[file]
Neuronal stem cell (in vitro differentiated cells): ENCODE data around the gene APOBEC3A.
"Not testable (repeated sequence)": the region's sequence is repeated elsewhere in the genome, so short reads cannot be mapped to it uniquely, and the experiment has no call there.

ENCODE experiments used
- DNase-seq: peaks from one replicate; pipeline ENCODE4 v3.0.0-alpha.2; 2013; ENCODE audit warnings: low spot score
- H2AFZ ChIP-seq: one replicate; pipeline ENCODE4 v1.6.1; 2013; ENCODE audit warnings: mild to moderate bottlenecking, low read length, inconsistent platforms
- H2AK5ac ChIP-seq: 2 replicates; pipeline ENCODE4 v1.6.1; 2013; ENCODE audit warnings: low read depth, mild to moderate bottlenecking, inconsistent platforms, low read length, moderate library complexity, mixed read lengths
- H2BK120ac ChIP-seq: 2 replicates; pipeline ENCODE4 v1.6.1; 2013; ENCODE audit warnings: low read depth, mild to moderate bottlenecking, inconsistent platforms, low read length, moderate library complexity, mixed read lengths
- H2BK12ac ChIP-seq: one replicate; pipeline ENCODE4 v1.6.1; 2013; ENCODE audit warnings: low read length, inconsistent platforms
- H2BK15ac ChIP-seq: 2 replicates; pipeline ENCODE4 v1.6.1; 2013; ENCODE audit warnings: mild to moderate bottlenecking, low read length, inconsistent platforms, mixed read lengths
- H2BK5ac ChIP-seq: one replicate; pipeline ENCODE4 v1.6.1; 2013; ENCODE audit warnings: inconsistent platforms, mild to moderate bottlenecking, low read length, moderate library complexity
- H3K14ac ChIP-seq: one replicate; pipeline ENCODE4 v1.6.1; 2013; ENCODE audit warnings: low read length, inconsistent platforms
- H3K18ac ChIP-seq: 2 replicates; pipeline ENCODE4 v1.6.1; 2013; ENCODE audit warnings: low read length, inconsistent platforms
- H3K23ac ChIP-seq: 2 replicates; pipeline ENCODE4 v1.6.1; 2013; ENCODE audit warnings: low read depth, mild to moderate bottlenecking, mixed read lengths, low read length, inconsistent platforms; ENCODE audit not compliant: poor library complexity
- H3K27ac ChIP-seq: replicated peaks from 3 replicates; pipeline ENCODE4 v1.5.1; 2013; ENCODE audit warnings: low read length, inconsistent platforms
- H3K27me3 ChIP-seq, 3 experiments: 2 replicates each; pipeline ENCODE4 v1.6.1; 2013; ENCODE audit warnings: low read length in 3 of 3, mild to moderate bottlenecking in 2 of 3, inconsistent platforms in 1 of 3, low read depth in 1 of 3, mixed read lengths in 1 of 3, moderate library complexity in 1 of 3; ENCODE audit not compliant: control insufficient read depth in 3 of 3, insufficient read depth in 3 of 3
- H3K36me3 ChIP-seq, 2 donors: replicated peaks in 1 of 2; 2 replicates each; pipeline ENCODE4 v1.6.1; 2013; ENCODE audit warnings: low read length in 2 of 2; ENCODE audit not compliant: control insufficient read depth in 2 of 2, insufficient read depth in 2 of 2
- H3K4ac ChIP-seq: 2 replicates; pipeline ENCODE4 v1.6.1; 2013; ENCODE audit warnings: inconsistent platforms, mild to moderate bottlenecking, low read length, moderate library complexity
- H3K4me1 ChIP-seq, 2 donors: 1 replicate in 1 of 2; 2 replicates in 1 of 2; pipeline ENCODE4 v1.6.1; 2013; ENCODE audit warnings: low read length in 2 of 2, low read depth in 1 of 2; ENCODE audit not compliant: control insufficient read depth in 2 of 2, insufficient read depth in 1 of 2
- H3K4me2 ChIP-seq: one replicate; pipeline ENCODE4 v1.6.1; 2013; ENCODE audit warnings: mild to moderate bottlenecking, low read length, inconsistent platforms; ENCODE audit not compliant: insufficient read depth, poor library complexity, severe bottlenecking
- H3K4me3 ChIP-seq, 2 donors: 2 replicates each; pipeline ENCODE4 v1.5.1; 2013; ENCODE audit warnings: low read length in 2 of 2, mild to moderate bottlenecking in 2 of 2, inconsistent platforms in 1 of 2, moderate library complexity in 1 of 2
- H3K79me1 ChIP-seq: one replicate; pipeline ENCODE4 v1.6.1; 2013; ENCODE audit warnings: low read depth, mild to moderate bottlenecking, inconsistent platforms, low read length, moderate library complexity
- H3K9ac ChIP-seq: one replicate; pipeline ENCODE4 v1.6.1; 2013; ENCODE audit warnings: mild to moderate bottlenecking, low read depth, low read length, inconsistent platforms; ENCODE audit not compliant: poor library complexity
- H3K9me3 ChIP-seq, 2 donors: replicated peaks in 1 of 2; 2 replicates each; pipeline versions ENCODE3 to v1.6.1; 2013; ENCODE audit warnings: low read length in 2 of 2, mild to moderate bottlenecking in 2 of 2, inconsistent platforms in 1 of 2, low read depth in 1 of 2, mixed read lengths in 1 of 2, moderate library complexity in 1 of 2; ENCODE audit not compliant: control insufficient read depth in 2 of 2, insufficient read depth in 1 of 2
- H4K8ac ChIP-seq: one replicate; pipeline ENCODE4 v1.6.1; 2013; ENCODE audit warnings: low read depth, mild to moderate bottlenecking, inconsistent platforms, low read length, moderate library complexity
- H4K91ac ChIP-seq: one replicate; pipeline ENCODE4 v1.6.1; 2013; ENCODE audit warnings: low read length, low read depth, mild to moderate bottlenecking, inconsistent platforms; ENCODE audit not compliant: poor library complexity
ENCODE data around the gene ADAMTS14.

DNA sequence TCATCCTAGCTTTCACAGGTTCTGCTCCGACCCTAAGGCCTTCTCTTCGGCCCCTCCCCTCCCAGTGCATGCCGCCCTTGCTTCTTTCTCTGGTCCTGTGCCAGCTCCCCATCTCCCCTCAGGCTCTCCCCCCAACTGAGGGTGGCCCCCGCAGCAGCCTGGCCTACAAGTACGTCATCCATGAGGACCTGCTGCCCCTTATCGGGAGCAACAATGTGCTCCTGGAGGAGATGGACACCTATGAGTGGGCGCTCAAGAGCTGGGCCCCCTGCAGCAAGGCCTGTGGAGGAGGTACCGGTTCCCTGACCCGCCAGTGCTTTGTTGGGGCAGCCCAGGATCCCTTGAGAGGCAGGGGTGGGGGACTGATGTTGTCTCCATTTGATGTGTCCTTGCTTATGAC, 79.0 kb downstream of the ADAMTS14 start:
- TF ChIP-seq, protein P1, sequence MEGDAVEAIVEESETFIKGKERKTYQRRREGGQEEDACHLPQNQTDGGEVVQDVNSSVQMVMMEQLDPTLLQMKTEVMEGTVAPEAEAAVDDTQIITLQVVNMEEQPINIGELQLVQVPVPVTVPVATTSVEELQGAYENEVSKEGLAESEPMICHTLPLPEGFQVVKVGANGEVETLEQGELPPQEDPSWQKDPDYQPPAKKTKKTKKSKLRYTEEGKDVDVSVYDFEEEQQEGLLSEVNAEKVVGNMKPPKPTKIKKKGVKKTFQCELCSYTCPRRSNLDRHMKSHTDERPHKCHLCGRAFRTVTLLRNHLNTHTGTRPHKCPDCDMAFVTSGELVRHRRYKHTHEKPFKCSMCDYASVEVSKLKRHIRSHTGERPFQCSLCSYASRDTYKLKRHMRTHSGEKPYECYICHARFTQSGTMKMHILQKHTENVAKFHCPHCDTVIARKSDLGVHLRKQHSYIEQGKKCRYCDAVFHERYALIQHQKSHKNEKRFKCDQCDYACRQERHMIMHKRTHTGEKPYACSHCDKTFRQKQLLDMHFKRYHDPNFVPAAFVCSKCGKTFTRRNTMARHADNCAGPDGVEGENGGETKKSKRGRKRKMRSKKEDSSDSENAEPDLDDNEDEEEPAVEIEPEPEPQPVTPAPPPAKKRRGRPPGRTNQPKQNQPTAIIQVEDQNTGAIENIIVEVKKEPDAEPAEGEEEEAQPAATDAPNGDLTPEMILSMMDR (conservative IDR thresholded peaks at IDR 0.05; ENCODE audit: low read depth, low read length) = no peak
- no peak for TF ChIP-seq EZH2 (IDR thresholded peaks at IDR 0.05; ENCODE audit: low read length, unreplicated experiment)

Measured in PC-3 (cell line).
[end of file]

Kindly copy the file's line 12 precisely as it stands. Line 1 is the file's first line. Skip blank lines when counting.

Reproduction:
- H3K18ac ChIP-seq: 2 replicates; pipeline ENCODE4 v1.6.1; 2013; ENCODE audit warnings: low read length, inconsistent platforms